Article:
Then Ying continued and told the audience: “You have something that is like the one million dollar gift”

After the service I shared with Ying my observation in a lot of churches in Germany. I said to him: “You are right in what you said, but the problem is that many Christians feel that what they have or experience in Jesus is like the $10 gift. They are not excited about what they have. And I wouldn’t be either if I would believe what they have been told in their church experience.” Background to this: We have a lot of legalistic thinking in our churches. People believe, that they need to perform (or behave well) in order for God to love them. (I imagine you would find lots of those in the UK as well)

Ying in a later training started with the Father heart of God. So that people would first change their thinking about God.

So coming back to #2: f I would really only focus on those who want to be trained, I would find only a handful (plus in this handful I would probably also have some who feel they need to share the Gospel, in order to be loved and accepted by God, not BECAUSE they are accepted and loved – which is not helpful either).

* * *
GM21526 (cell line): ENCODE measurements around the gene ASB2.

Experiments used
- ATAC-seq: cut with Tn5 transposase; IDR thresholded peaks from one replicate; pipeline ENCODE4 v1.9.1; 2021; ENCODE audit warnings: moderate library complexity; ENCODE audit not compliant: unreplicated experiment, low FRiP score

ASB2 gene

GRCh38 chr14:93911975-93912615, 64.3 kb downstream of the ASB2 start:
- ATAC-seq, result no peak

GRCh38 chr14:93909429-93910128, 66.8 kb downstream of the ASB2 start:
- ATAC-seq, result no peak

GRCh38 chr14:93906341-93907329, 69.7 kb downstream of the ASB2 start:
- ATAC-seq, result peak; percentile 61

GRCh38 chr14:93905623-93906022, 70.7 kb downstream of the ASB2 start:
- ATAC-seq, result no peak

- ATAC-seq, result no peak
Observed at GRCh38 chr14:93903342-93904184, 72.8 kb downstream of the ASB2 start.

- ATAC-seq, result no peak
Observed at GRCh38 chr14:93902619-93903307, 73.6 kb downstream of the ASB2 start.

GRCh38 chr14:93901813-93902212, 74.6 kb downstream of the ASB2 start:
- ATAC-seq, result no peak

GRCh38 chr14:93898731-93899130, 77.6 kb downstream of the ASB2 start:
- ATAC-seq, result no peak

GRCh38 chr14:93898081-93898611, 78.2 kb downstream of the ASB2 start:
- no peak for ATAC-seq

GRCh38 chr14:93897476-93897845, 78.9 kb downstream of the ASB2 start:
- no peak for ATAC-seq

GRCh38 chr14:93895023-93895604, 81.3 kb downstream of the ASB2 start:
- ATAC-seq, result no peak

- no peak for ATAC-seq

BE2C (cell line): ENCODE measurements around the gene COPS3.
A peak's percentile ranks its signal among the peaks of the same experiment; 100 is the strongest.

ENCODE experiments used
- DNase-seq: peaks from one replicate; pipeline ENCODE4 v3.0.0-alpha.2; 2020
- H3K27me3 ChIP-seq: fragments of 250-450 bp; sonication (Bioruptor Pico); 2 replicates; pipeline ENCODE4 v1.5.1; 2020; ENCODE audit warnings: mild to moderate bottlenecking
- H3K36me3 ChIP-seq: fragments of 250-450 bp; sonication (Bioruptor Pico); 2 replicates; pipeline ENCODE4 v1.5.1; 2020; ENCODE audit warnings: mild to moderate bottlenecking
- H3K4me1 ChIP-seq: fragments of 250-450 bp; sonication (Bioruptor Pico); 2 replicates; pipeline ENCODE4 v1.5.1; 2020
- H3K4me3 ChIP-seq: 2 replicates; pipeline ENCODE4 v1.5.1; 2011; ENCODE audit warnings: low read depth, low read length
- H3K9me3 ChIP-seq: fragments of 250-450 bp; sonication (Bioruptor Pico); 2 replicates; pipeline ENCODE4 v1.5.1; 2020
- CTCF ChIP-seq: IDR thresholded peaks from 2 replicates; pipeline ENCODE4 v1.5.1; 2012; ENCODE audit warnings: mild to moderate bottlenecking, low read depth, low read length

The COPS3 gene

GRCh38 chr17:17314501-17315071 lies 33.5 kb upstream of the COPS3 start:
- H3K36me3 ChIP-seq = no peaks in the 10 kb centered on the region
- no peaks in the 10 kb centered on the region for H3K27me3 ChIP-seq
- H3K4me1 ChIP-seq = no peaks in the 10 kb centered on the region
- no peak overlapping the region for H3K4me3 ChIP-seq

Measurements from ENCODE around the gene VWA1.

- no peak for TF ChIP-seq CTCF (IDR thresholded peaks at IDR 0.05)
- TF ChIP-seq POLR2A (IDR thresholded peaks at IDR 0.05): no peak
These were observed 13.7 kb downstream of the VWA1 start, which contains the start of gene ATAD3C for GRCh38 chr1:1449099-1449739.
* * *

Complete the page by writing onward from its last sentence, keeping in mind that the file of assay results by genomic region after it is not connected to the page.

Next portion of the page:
What’s your take on this problem?

Blessings!

David

Here’s my response:

David

The accepted and loved was definitely not my problem. I had that. The real change occurred when God spoke through my wife Michelle after I wrote my book on Movements. She said, “Great book Steve, but when are you going to do something?” I felt God’s rebuke and his challenge in those words.

Deep down I didn’t think I was any good at sharing my faith. I didn’t think God could use me. The solution was nothing less than faith expressed in obedience. Then came the excitement of seeing God at work and a deeper love for people far from him because they now had names and faces.

Jesus’ command and promise has meant a lot to me since then, “Come follow me, and I’ll teach you to fish for people.”